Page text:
Yeah. Second, remember those shady Chinese loan sharks I mentioned at the beginning? They show up at the circus intent on collecting their debt one way or another, which they do by kidnapping that other gorilla — the one Wei Wei’s grandfather brought in to be a pitcher — and selling its services to a different team in the Korean league. This gorilla is named Zoraz and is super aggressive. Zoraz and Mr. Go do not like each other.

Got it.

Oh, also the Doosan announcers always explain Mr. Go’s actions on the field by saying “If you watch NatGeo…” like they’ve been DVRing every gorilla show they can find to sound knowledgeable, and one time a pitcher walked Mr. Go by refusing to pitch and getting the umpire to call balls due to “the 12-second rule,” and everyone in the stands, including the team’s executives, responded by heaving bananas onto the field in frustration.

That seems unprofessional, no?

It does.

Okay, this brings us to the dramatic conclusion. You won’t even believe it. There is so much happening here. Let’s do the next part with bullet points. Bullet points will help.

  • Mr. Go’s team is just starting the playoffs against Zoraz’s team, and they are in big trouble without him stepping in to hit emergency bombs, especially since Zoraz routinely cracks 100 mph on the radar gun and throws so hard that his catcher flies to the backstop on almost every pitch. Also, the Bears get to play every game of the series at home because the other team’s stadium is “under construction.” I was going to point out how ridiculous this is, but then I remembered this is a movie about two baseball-playing circus gorillas facing off in a Korean playoff game, so… Moving on.
  • Mr. Go’s knee injury has flared up something fierce. He’s laid up in makeshift hospital set-up in the agent’s condo with the poor doctor from earlier trying to treat him in secret, and in danger of losing the leg entirely because … of reasons. It’s a little unclear. The long and short of it is that they jack him up on morphine and bring him to the stadium unconscious.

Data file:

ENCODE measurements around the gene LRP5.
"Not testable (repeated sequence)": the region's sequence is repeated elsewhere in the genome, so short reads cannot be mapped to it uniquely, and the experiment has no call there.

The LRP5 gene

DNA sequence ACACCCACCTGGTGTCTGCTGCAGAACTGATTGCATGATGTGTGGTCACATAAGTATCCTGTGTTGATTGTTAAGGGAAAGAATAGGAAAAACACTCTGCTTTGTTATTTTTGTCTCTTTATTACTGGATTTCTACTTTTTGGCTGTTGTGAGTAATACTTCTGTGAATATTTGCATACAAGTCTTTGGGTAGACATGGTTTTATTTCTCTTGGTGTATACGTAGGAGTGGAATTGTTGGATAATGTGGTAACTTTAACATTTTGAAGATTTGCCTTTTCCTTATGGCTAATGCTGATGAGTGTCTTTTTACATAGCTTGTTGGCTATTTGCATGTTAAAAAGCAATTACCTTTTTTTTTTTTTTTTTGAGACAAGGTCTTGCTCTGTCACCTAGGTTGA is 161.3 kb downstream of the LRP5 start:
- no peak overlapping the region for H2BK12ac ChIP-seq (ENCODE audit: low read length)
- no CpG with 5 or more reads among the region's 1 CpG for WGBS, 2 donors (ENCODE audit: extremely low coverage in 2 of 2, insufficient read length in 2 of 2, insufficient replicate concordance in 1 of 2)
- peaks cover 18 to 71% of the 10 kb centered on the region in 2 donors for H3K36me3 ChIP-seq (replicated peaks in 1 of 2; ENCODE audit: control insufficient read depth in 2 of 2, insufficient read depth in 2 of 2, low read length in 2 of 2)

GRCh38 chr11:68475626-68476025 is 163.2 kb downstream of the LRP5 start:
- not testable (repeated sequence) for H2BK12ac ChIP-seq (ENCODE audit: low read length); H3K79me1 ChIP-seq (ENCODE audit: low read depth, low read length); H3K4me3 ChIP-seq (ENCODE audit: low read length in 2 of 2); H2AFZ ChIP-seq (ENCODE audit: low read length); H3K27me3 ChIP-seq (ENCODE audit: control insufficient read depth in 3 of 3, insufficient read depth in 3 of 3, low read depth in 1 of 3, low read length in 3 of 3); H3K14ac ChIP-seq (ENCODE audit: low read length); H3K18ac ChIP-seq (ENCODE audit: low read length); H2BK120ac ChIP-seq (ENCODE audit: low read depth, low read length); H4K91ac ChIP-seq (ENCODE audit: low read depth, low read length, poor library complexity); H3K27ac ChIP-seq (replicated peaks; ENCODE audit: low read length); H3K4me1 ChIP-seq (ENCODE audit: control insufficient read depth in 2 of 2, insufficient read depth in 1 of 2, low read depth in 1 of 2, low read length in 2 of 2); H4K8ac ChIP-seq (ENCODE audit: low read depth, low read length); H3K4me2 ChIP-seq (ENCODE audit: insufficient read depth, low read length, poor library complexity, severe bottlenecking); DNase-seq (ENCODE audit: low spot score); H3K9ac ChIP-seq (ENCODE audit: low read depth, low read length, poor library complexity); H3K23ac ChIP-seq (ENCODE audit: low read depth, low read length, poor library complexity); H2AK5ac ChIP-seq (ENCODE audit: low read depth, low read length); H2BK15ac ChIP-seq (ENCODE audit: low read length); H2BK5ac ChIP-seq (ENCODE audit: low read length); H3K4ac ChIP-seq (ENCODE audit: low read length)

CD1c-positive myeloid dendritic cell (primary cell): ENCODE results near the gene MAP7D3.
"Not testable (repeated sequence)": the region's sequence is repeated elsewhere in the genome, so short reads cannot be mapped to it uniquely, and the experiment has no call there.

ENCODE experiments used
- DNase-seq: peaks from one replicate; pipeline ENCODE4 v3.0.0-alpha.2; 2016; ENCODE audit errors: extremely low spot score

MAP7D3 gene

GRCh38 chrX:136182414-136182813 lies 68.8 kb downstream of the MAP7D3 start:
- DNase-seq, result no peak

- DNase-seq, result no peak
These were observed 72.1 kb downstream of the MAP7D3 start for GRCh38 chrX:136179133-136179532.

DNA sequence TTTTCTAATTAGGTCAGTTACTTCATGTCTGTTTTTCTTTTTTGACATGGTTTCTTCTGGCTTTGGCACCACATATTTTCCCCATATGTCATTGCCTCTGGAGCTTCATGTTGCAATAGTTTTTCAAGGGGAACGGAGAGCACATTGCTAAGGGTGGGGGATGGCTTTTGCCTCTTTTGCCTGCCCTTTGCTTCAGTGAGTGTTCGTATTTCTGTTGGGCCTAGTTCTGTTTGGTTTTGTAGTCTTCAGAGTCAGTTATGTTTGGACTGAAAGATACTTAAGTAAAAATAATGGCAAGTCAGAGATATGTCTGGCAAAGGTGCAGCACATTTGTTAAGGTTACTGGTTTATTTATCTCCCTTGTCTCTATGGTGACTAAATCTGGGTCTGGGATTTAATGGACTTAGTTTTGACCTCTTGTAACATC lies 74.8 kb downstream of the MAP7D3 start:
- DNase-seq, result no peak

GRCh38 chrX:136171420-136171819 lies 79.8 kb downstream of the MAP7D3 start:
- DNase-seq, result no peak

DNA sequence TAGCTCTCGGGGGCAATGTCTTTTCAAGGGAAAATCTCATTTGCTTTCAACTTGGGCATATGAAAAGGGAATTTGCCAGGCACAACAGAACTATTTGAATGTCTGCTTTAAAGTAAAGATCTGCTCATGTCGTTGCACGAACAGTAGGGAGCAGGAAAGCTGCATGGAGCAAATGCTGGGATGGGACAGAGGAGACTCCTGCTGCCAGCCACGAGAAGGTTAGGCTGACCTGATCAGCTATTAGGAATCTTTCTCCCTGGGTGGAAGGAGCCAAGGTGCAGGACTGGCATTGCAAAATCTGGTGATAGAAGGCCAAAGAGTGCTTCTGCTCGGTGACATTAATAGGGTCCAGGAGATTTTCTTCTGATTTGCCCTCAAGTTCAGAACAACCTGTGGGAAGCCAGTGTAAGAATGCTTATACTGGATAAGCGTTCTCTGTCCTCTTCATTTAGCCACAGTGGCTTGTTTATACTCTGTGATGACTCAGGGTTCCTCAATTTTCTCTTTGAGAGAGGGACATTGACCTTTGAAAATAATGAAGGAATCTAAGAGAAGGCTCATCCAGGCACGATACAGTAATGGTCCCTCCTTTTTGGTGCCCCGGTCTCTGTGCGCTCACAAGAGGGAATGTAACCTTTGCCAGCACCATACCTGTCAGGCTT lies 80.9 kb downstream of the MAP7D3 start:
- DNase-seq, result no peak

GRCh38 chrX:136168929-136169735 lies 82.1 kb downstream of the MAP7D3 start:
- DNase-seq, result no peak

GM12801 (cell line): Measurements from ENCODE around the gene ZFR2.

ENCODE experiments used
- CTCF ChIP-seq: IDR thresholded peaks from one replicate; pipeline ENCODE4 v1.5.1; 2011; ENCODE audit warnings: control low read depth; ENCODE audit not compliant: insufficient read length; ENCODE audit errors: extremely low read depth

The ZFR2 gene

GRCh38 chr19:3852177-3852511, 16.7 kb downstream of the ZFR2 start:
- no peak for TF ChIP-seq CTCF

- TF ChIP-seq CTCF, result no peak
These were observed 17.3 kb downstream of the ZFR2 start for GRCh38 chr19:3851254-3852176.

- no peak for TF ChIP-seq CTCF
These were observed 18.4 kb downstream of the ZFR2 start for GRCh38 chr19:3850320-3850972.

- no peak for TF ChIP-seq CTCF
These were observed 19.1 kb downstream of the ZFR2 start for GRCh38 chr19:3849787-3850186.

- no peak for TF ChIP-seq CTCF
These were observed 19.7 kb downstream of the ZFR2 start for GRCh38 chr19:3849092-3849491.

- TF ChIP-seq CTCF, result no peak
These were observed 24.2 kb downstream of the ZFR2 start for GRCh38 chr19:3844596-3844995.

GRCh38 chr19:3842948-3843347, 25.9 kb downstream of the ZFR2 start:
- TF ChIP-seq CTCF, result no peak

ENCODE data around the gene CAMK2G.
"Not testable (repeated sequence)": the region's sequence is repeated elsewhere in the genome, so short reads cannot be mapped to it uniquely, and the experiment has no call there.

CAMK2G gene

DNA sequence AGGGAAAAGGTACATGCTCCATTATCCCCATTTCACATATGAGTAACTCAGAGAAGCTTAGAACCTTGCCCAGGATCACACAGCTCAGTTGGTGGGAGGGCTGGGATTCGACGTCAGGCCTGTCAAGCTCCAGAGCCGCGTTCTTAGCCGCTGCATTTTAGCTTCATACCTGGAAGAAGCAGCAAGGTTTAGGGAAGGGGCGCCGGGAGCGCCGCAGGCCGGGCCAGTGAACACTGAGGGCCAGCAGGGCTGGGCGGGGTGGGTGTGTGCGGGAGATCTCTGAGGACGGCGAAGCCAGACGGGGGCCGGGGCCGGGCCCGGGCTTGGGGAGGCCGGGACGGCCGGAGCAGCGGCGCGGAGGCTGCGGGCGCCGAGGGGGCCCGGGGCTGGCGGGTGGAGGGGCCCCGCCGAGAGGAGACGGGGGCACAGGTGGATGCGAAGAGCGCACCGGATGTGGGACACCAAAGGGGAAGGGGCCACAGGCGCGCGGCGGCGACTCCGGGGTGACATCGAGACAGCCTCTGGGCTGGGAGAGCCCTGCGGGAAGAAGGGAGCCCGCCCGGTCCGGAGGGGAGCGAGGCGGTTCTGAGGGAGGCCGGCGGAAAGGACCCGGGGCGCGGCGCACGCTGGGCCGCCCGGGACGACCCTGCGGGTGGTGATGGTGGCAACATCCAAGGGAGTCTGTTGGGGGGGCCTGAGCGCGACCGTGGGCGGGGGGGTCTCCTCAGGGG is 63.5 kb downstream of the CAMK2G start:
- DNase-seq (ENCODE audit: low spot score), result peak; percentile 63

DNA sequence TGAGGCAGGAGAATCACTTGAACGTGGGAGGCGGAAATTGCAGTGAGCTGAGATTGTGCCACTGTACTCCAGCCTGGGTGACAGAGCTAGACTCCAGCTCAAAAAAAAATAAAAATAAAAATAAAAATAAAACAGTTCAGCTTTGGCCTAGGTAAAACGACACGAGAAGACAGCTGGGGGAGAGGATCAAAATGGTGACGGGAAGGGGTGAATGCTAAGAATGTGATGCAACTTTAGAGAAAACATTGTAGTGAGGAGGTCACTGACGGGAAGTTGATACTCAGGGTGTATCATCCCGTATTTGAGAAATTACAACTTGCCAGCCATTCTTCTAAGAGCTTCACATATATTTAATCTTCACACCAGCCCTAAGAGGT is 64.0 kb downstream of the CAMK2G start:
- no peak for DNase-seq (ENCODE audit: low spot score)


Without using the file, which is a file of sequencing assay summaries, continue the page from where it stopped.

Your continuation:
• If Mr. Go’s injury is discovered it will destroy any chance he has of signing the big contract that will allow Wei Wei to open Circus of the Sun.
  • The negotiations with the Japanese teams have hit a snag, what with Zoraz showing up and the agent refusing to agree to a physical, for obvious reasons. In fact, one of the teams actually signs Zoraz during the game. The agent responds to this somewhat poorly…

… until the other team literally hands him a blank check and waives the physical so they don’t get left behind in what has essentially become a gorilla-based arms race in Japanese professional baseball. I repeat: Mr. Go is a good movie.

So that’s where we are, say, mid-eighth inning of this playoff game.

Jesus Christ.

So then the owner and GM of the Korean team come charging into the locker room to find out where Mr. Go is, and discover him passed out on a table, injured as all hell. They’re super pissed, and they actually call the cops on the agent to report him for fraud. During the game. While a second gorilla is pitching.

Before the agent is hauled away, his heart grows three sizes — Grinch-style — and he decides to write $1 million on the blank check from the Japanese owners and give it to Wei Wei to start her circus, which kinda seems like piling fraud on top of fraud. Eh, in for a penny, in for one million illicitly obtained dollars given to a child, I guess. Blank Check taught us this.